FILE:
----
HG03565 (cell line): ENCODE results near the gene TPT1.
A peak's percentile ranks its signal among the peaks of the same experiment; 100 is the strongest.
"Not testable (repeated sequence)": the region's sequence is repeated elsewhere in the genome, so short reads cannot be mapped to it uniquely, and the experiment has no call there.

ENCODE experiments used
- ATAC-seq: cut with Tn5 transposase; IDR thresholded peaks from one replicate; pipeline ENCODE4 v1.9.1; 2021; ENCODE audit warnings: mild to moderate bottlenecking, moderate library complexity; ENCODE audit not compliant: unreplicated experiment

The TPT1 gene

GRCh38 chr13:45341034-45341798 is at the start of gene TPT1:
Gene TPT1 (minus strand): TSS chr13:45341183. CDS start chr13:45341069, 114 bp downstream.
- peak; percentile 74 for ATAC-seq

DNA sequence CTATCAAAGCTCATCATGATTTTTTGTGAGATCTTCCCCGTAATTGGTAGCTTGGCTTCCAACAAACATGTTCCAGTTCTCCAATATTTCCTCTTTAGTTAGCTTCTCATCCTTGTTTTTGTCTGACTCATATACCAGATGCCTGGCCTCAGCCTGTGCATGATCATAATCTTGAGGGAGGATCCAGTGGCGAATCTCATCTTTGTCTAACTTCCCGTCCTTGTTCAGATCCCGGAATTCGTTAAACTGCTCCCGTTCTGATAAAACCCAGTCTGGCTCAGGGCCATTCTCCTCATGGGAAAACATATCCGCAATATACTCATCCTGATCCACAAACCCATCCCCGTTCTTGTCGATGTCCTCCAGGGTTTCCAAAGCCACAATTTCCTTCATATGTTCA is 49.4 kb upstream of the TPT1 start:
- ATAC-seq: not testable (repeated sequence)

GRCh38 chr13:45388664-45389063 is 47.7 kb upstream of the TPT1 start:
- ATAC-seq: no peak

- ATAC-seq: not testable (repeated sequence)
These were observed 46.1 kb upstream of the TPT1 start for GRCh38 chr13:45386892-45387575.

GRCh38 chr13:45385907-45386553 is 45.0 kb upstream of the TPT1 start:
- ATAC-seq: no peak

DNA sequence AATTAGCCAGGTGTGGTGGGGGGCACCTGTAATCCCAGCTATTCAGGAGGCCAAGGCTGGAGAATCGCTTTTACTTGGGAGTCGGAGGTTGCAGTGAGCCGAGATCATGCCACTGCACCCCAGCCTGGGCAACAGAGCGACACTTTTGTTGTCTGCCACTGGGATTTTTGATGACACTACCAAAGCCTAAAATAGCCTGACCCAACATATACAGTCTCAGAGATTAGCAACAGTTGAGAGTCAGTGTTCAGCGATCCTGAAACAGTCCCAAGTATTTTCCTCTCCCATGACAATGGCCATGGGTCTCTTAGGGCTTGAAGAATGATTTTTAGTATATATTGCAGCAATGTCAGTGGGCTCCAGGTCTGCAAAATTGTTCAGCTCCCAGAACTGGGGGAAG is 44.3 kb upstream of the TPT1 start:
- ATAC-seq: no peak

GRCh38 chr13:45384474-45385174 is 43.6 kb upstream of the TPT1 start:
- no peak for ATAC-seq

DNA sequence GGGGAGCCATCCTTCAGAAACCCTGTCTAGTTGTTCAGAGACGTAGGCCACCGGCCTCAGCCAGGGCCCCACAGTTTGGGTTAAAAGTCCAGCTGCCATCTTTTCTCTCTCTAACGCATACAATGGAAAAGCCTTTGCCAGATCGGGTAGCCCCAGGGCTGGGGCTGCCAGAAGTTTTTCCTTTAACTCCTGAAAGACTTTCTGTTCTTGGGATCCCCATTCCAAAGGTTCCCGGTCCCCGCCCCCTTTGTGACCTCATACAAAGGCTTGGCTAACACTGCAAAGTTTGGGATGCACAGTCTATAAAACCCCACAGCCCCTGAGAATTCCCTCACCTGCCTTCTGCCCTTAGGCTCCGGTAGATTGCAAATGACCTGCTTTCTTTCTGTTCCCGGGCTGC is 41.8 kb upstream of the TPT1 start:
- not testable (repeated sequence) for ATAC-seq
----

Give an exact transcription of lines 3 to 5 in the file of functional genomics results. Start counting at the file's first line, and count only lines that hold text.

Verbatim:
"Not testable (repeated sequence)": the region's sequence is repeated elsewhere in the genome, so short reads cannot be mapped to it uniquely, and the experiment has no call there.

ENCODE experiments used
- ATAC-seq: cut with Tn5 transposase; IDR thresholded peaks from one replicate; pipeline ENCODE4 v1.9.1; 2021; ENCODE audit warnings: mild to moderate bottlenecking, moderate library complexity; ENCODE audit not compliant: unreplicated experiment